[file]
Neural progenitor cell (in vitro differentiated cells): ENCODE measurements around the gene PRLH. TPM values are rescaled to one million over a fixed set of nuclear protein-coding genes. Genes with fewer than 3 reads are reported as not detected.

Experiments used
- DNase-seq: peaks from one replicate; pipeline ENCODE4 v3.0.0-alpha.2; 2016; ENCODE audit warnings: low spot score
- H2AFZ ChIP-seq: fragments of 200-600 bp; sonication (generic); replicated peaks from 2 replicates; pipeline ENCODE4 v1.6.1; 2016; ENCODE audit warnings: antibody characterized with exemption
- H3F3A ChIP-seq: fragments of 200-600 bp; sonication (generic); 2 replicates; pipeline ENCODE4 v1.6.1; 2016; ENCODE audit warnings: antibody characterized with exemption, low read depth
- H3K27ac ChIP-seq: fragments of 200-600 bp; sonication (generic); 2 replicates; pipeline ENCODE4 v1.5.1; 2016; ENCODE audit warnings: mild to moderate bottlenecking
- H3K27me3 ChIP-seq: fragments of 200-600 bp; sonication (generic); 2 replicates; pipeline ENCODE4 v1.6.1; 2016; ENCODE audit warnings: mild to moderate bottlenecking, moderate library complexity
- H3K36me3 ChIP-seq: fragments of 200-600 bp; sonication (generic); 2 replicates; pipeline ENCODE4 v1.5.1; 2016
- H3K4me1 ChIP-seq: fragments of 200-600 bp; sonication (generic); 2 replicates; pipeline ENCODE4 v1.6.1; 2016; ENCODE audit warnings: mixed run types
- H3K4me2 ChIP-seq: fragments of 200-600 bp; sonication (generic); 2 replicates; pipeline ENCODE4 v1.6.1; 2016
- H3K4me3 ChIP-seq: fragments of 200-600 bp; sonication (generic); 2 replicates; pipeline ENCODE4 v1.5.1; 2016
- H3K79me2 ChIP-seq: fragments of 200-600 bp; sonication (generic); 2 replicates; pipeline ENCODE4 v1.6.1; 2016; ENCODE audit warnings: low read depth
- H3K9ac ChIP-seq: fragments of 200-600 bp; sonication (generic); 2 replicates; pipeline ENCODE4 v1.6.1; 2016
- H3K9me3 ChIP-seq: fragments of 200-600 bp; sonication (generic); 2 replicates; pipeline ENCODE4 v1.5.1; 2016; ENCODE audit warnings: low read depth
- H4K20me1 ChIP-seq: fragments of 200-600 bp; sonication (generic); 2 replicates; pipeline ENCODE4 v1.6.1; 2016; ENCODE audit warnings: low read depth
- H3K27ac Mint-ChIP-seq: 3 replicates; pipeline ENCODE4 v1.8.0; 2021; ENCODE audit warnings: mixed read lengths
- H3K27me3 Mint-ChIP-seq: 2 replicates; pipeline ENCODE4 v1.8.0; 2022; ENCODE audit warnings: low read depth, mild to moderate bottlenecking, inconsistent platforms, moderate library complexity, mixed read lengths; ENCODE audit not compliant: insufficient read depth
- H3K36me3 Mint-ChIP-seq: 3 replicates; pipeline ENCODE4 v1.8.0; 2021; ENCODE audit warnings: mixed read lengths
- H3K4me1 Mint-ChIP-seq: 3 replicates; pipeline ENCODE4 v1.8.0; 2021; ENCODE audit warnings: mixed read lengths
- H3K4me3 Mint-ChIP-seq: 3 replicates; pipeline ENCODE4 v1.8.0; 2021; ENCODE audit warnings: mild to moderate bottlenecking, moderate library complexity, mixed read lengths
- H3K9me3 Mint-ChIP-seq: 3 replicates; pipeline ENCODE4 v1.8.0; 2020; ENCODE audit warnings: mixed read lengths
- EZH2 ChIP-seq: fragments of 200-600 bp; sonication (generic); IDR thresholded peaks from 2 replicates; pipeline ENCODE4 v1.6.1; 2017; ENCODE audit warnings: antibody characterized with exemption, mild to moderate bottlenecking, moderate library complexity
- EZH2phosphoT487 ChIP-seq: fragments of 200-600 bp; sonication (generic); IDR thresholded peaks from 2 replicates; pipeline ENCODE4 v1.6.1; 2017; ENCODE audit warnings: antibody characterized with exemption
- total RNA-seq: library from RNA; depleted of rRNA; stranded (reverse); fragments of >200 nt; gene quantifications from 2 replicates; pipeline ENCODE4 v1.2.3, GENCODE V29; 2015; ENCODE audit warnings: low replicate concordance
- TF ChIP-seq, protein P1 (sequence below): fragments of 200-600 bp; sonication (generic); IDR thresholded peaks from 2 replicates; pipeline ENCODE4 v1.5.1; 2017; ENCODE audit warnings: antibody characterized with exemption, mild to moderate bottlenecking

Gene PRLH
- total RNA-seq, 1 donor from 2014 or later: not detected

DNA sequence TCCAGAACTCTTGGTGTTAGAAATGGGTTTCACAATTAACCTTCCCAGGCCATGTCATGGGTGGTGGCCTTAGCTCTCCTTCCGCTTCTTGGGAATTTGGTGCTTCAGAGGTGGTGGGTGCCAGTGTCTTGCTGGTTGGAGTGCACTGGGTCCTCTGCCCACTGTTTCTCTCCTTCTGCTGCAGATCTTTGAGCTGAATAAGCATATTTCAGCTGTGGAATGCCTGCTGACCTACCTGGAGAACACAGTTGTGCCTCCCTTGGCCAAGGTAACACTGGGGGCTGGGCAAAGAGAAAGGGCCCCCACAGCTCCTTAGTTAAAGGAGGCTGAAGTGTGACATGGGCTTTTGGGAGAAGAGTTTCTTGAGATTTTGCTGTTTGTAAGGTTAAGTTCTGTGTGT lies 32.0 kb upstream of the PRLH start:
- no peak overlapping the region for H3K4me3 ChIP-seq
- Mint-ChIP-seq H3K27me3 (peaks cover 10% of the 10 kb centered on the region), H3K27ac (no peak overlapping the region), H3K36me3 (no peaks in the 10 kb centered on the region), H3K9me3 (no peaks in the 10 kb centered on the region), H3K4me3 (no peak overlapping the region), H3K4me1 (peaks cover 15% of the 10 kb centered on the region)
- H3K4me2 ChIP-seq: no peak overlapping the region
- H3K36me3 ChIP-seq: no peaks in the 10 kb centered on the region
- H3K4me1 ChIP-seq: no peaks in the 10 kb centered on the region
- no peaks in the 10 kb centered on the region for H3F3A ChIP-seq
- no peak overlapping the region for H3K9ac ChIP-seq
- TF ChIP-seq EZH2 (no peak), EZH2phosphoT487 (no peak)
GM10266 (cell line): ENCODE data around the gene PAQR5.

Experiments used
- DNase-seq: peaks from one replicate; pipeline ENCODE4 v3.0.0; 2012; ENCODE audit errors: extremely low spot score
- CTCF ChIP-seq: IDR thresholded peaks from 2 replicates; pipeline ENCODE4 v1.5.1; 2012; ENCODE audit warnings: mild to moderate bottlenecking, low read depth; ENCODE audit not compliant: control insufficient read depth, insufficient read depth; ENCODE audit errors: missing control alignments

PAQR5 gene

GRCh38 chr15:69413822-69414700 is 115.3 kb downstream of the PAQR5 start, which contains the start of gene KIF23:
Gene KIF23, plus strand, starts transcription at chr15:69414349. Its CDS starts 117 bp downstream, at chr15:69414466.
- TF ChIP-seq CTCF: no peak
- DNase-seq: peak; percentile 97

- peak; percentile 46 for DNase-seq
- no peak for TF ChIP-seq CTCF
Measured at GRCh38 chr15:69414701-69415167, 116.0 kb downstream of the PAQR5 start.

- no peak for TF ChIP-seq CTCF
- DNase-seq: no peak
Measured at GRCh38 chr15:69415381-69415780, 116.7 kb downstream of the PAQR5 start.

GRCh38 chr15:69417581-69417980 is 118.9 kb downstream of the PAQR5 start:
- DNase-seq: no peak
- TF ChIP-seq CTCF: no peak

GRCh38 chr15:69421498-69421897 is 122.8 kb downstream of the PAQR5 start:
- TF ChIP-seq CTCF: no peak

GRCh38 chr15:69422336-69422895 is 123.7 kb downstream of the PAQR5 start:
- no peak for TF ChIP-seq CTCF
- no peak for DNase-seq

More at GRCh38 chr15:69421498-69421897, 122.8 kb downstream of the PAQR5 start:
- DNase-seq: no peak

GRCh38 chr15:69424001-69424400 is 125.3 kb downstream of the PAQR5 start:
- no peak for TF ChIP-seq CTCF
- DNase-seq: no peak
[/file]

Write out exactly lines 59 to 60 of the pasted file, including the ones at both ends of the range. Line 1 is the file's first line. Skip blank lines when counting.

- no peak for DNase-seq

More at GRCh38 chr15:69421498-69421897, 122.8 kb downstream of the PAQR5 start: